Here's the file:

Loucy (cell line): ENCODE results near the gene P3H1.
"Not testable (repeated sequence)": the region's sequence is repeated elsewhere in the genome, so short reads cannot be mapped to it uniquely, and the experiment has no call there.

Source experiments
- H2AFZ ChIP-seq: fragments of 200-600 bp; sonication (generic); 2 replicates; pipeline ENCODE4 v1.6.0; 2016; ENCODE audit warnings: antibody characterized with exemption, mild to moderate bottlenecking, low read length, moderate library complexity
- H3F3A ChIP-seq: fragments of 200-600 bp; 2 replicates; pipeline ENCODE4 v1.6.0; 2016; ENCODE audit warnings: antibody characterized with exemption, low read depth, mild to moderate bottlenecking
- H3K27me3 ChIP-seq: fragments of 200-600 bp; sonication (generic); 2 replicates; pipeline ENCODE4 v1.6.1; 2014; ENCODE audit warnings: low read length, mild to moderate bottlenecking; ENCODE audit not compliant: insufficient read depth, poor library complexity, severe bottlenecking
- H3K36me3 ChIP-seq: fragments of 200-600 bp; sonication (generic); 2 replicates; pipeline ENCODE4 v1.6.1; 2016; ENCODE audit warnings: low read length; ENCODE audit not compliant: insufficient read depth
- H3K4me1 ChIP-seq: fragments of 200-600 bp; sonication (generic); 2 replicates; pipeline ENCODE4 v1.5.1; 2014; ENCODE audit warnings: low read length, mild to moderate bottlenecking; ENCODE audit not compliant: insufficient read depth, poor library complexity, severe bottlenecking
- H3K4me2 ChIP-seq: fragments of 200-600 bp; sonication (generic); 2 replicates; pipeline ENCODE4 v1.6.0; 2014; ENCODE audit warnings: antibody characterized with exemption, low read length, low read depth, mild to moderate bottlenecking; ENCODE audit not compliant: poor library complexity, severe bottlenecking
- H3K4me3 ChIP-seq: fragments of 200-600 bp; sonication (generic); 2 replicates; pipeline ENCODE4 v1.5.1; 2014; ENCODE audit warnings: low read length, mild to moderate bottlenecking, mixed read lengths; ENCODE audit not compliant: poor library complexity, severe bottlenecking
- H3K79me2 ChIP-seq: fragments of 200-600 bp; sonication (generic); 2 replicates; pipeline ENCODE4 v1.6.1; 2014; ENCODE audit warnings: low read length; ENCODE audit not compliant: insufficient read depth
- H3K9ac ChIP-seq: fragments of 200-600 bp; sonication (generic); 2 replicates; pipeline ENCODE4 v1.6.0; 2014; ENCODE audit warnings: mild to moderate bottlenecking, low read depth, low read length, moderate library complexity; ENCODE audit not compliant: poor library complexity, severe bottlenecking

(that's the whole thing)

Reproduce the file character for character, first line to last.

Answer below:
Loucy (cell line): ENCODE results near the gene P3H1.
"Not testable (repeated sequence)": the region's sequence is repeated elsewhere in the genome, so short reads cannot be mapped to it uniquely, and the experiment has no call there.

Source experiments
- H2AFZ ChIP-seq: fragments of 200-600 bp; sonication (generic); 2 replicates; pipeline ENCODE4 v1.6.0; 2016; ENCODE audit warnings: antibody characterized with exemption, mild to moderate bottlenecking, low read length, moderate library complexity
- H3F3A ChIP-seq: fragments of 200-600 bp; 2 replicates; pipeline ENCODE4 v1.6.0; 2016; ENCODE audit warnings: antibody characterized with exemption, low read depth, mild to moderate bottlenecking
- H3K27me3 ChIP-seq: fragments of 200-600 bp; sonication (generic); 2 replicates; pipeline ENCODE4 v1.6.1; 2014; ENCODE audit warnings: low read length, mild to moderate bottlenecking; ENCODE audit not compliant: insufficient read depth, poor library complexity, severe bottlenecking
- H3K36me3 ChIP-seq: fragments of 200-600 bp; sonication (generic); 2 replicates; pipeline ENCODE4 v1.6.1; 2016; ENCODE audit warnings: low read length; ENCODE audit not compliant: insufficient read depth
- H3K4me1 ChIP-seq: fragments of 200-600 bp; sonication (generic); 2 replicates; pipeline ENCODE4 v1.5.1; 2014; ENCODE audit warnings: low read length, mild to moderate bottlenecking; ENCODE audit not compliant: insufficient read depth, poor library complexity, severe bottlenecking
- H3K4me2 ChIP-seq: fragments of 200-600 bp; sonication (generic); 2 replicates; pipeline ENCODE4 v1.6.0; 2014; ENCODE audit warnings: antibody characterized with exemption, low read length, low read depth, mild to moderate bottlenecking; ENCODE audit not compliant: poor library complexity, severe bottlenecking
- H3K4me3 ChIP-seq: fragments of 200-600 bp; sonication (generic); 2 replicates; pipeline ENCODE4 v1.5.1; 2014; ENCODE audit warnings: low read length, mild to moderate bottlenecking, mixed read lengths; ENCODE audit not compliant: poor library complexity, severe bottlenecking
- H3K79me2 ChIP-seq: fragments of 200-600 bp; sonication (generic); 2 replicates; pipeline ENCODE4 v1.6.1; 2014; ENCODE audit warnings: low read length; ENCODE audit not compliant: insufficient read depth
- H3K9ac ChIP-seq: fragments of 200-600 bp; sonication (generic); 2 replicates; pipeline ENCODE4 v1.6.0; 2014; ENCODE audit warnings: mild to moderate bottlenecking, low read depth, low read length, moderate library complexity; ENCODE audit not compliant: poor library complexity, severe bottlenecking